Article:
Nate: – I’ve searched your YT channel and Blog AND the web to ad nauseum for an answer to this question. How can I add a separate suitcase solar panel to my existing solar setup? I have 4x180w panels on the roof wired in 2s2p as your calculator recommends. I’d like to add a suitcase panel into that array, if possible without adding another charge controller. But for the life of me I cannot find anything that shows how to make that connection before the MPPT controller. I know you are over the top busy these days, but if you get a minute? Greatly appreciated. TIA
Basically, you can’t. We could find a way to fabricobble something together with some electrical arts and crafts… but the proper answer is to use a 2nd charge controller for the ground deploy array.
Hey Nate thanks for what you do for the community. I have a roof mounted 200w panel at 22.6 Vmp and 8.85 Imp permanently installed.
I also have a plug-in 100w ground panel that is 18 Vmp and 5.56 Imp
After watching your video the series option looks like the the most efficient (86%) way to go.
……but how do I wire in series to alway have the 200w panel giving power to the charge controller if the ground 100w panel isn’t plugged in?
I’m not adverse to a second controller, however my current one has enough capacity for the panels I have.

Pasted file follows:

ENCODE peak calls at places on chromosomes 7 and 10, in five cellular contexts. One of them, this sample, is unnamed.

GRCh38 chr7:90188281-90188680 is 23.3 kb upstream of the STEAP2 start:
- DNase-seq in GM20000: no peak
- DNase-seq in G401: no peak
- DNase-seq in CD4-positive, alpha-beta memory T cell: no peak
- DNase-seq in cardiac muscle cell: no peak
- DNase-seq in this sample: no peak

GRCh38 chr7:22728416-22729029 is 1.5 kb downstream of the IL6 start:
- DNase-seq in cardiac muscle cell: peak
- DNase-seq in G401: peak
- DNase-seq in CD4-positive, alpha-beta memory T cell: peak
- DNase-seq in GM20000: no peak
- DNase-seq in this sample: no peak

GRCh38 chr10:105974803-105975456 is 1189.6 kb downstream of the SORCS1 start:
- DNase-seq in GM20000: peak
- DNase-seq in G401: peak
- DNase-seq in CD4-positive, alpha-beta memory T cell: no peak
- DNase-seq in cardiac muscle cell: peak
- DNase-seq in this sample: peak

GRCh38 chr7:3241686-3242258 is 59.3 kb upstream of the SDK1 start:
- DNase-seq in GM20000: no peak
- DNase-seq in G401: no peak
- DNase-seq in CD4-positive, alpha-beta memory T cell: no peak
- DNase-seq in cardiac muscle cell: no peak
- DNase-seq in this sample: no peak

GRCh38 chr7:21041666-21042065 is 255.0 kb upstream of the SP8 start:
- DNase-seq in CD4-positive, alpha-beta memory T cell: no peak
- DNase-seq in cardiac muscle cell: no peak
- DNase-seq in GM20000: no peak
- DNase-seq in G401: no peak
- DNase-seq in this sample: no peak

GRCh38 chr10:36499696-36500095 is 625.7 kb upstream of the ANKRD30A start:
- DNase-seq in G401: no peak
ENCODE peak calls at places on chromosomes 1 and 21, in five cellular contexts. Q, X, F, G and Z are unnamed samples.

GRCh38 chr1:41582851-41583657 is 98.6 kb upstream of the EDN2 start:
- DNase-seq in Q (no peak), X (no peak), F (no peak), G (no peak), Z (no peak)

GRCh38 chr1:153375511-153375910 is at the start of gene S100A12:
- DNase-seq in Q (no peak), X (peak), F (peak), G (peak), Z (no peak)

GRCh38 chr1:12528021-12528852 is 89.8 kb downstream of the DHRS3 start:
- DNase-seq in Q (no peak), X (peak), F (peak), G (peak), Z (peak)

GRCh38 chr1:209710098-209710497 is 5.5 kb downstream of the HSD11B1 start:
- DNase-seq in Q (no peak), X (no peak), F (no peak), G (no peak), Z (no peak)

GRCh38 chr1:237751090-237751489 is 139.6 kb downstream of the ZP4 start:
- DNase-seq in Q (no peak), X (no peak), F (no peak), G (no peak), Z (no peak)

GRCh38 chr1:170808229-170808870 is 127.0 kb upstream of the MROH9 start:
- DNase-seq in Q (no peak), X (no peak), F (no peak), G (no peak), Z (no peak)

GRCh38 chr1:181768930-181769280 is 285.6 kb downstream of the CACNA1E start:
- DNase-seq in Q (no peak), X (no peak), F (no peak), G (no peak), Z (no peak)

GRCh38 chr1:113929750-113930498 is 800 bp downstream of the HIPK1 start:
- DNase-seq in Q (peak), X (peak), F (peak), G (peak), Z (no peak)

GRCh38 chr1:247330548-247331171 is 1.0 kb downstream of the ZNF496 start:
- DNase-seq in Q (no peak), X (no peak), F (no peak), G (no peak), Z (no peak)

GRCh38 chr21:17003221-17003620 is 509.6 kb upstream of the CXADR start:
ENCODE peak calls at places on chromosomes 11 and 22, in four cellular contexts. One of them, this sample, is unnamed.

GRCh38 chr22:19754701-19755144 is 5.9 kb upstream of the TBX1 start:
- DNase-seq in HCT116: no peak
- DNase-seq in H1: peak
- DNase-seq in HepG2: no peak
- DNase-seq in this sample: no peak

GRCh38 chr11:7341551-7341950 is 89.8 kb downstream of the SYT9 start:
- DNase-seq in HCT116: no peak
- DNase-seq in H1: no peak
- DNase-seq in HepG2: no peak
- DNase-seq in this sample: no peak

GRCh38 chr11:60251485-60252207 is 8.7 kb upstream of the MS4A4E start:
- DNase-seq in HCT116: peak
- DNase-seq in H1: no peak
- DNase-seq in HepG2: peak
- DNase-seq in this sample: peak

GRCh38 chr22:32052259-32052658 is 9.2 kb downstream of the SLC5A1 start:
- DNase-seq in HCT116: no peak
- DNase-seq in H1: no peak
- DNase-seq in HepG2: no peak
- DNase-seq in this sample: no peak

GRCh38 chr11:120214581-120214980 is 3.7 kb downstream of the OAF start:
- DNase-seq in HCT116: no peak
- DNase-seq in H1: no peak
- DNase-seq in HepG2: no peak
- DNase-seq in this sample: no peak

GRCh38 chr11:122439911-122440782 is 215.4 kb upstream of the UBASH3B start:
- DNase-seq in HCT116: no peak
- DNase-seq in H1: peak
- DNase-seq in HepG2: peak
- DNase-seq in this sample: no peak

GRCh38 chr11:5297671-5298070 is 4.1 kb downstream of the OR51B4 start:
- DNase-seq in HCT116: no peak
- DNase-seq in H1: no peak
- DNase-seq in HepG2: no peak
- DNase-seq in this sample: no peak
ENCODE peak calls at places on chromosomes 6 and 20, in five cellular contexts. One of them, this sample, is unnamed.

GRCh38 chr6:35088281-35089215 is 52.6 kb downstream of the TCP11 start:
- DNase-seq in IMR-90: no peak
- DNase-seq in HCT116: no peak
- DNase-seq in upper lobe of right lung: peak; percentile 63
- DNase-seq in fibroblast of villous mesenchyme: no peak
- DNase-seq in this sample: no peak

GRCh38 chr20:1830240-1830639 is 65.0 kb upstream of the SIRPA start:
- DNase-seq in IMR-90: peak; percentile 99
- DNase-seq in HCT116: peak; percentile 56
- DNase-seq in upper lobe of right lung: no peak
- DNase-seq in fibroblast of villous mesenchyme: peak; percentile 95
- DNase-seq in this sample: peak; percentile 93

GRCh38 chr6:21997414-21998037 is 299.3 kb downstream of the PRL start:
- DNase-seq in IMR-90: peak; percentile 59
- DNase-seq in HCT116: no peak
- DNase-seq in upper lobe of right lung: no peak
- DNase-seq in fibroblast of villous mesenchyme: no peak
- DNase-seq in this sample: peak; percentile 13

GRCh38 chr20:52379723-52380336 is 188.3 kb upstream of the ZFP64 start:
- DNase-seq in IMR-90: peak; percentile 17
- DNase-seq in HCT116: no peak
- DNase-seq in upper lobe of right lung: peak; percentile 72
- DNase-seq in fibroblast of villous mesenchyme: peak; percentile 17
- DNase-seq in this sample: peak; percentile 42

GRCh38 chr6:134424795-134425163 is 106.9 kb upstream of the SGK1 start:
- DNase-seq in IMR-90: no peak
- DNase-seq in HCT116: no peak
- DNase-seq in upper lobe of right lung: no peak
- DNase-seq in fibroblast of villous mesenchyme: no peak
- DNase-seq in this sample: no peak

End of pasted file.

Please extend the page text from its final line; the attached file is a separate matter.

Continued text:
The ground panel plugs in through a 50a Anderson connector.
Many OEMs have an outside port for a ground panel so there must be a way.
Thanks in advance,
Oof, that would be reallly tough to get to work, logistically. I would recommend wiring as two separate arrays to independent charge controllers.
Thanks for this great insight in as far as solar energy is concerned,
We really appreciate
Hi Nate, I have just purchased a Victron SmartSolar MPPT 150/70-Tr Bluetooth Solar Controller for our 5th wheeler. I am considering putting 5 x 200w (VoC 27v, Isc 9.6A) and 5 x 100w (VoC 24.3v, Inc 5.4A) panels on the roof to charge 500ah of batteries. What is the best way to wire these together? (Series & parallel). Cheers Phil
I would recommend wiring each size to it’s own charge controller. Tutorial for that here: https://www.youtube.com/watch?v=N0UB7LZVduk
There’s no good way to avoid significant inefficiencies for all of those panels on the same array due to what you learned in this blog post.
In order to make the most of the free space on our roof, we decided to use three panels from Victron Energy with three diferent sizes – 175W (18.3V / 9.56A), 90W (19.5V / 4.61A) and 30W (18.2V / 1, 66A). It is nonsense to connect such panels in series, but I understood from your article that in parallel it should work with a small loss and with only one solar charge controller (if I calculate correctly, I would get 288 W from 295 W panels). I have no real experience myself, but a lot of people told me that due to large differences in size, it may not work so well and the losses will be much greater. Can I ask for your opinion?